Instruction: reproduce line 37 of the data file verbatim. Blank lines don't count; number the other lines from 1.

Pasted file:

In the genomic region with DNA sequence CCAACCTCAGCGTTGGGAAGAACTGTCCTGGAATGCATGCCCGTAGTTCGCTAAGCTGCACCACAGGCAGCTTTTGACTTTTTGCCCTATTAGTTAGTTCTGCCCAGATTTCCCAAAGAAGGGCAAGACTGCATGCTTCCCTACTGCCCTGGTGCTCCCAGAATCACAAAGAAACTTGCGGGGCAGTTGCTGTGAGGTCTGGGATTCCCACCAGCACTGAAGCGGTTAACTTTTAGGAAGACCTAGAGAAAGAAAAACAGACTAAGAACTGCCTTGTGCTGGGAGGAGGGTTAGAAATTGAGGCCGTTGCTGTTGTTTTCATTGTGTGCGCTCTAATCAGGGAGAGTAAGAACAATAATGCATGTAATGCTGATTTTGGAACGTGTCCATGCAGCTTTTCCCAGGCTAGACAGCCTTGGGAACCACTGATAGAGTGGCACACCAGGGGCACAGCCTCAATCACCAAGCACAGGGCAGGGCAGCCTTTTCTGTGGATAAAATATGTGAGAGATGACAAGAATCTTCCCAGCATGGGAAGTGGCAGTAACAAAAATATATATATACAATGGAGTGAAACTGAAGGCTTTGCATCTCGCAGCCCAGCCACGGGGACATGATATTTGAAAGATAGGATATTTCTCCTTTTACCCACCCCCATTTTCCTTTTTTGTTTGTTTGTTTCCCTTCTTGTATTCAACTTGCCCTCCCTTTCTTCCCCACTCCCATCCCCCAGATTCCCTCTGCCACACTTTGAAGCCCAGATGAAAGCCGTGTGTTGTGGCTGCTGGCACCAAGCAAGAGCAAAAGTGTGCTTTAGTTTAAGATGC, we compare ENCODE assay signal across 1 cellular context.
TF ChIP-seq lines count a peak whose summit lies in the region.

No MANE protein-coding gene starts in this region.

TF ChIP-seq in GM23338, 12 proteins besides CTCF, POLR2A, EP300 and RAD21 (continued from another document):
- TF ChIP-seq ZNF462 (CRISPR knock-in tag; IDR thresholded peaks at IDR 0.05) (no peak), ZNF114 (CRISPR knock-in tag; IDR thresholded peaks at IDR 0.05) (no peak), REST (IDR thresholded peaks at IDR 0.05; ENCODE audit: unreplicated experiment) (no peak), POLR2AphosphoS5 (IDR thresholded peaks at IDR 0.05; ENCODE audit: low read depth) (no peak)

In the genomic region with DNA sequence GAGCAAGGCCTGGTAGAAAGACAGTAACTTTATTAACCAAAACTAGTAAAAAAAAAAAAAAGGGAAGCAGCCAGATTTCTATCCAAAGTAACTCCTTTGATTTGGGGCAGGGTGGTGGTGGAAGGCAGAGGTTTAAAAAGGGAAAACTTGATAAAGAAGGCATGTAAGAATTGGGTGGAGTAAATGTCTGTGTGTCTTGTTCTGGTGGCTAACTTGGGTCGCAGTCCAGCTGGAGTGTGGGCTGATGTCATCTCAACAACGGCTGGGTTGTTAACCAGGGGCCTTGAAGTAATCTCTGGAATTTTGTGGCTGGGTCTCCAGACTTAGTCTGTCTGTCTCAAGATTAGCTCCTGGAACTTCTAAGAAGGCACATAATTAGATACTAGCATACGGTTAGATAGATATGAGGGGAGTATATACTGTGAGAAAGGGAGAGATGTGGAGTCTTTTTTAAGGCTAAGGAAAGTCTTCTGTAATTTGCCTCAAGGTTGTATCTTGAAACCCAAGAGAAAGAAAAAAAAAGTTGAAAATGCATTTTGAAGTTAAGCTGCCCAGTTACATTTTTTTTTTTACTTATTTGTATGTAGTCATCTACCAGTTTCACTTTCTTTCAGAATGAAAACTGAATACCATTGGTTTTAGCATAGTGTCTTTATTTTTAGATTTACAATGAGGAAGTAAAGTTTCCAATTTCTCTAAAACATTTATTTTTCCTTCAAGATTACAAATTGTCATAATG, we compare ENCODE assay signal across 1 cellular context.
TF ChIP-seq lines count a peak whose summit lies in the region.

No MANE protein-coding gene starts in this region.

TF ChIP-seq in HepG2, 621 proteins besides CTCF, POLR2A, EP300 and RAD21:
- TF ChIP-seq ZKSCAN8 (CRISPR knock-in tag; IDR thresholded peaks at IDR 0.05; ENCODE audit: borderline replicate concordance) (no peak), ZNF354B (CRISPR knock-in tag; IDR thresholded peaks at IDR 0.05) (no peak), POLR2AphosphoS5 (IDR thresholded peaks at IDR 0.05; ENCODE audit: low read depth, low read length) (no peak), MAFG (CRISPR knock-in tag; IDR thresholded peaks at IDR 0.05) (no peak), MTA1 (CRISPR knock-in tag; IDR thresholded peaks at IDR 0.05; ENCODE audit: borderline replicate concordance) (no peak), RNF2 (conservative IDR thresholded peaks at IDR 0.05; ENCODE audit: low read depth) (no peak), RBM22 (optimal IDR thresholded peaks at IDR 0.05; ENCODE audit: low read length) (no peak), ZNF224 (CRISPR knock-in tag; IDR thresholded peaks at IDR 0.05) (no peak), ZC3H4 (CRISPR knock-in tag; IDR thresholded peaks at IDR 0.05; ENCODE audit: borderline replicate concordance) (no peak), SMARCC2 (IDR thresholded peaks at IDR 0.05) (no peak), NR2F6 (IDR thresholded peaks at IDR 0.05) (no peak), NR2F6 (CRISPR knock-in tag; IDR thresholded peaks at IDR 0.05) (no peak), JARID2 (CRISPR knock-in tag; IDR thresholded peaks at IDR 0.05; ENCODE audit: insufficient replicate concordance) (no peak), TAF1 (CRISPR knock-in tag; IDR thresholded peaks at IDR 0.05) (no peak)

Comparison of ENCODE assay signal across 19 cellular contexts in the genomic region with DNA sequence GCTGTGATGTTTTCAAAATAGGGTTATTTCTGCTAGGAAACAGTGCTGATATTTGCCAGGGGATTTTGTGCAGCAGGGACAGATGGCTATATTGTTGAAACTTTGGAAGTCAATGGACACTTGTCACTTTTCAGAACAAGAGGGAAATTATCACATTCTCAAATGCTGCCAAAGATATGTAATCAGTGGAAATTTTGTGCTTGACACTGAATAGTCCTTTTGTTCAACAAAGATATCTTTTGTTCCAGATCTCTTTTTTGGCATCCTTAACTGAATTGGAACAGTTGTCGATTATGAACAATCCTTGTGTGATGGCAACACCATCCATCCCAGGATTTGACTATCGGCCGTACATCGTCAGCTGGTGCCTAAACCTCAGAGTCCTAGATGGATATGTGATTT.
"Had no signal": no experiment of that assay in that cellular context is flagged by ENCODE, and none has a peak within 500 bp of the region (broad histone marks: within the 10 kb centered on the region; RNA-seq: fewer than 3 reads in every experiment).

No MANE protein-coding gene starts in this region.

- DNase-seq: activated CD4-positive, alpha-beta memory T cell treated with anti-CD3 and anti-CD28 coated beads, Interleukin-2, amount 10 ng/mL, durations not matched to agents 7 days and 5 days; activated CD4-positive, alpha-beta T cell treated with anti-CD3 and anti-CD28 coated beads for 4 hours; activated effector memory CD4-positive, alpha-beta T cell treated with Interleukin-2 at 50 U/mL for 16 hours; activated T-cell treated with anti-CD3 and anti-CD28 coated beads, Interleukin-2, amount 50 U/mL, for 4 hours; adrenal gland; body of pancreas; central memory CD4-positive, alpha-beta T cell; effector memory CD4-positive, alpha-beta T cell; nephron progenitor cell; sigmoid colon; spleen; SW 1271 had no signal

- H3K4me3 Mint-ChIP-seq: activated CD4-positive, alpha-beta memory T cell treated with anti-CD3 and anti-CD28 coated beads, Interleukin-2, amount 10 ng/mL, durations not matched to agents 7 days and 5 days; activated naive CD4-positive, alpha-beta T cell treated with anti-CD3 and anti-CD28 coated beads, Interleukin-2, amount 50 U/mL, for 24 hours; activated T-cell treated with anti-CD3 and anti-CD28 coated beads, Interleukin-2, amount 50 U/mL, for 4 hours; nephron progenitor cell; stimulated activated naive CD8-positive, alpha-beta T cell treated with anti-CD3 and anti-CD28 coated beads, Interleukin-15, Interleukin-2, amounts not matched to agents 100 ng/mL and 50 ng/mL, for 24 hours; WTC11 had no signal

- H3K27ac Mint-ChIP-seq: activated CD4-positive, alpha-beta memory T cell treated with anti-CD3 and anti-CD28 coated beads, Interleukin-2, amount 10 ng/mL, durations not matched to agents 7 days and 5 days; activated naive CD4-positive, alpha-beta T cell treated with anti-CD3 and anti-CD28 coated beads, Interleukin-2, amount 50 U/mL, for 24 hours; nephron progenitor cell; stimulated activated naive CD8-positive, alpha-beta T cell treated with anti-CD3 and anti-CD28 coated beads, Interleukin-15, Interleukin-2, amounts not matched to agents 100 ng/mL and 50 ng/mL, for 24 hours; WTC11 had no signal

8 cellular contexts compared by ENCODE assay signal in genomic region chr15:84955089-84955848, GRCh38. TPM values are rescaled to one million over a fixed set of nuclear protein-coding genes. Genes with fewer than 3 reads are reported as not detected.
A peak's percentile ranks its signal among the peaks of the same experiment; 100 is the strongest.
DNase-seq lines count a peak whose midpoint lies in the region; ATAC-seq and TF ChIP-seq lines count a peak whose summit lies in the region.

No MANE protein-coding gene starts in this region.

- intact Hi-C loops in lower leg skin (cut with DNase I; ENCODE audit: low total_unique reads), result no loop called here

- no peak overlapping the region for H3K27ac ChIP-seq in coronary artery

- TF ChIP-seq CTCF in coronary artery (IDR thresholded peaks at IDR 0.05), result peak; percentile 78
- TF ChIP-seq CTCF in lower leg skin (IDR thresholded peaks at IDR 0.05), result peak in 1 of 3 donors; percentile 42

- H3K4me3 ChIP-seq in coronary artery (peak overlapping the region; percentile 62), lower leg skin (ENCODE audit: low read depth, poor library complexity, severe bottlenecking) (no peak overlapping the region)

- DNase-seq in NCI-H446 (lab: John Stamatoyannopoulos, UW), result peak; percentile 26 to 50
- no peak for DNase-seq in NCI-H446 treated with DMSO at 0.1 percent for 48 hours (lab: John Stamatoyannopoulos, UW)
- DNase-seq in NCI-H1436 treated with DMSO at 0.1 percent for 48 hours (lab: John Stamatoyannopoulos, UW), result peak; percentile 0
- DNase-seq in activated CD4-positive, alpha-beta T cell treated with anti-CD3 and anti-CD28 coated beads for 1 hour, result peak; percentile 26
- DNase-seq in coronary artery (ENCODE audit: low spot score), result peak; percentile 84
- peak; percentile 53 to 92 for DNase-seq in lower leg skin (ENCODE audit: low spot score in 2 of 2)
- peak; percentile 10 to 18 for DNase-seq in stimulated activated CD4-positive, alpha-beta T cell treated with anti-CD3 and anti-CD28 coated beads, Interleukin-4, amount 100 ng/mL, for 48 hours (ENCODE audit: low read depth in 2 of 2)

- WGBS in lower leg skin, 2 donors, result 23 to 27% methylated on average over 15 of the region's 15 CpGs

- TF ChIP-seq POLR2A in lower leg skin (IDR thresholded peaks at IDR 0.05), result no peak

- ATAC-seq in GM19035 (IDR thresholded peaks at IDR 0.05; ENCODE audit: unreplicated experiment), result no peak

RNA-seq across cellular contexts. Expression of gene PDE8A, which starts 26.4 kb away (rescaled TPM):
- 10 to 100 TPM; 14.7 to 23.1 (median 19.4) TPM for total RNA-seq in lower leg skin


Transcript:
- 10 to 100 TPM; 14.7 to 23.1 (median 19.4) TPM for total RNA-seq in lower leg skin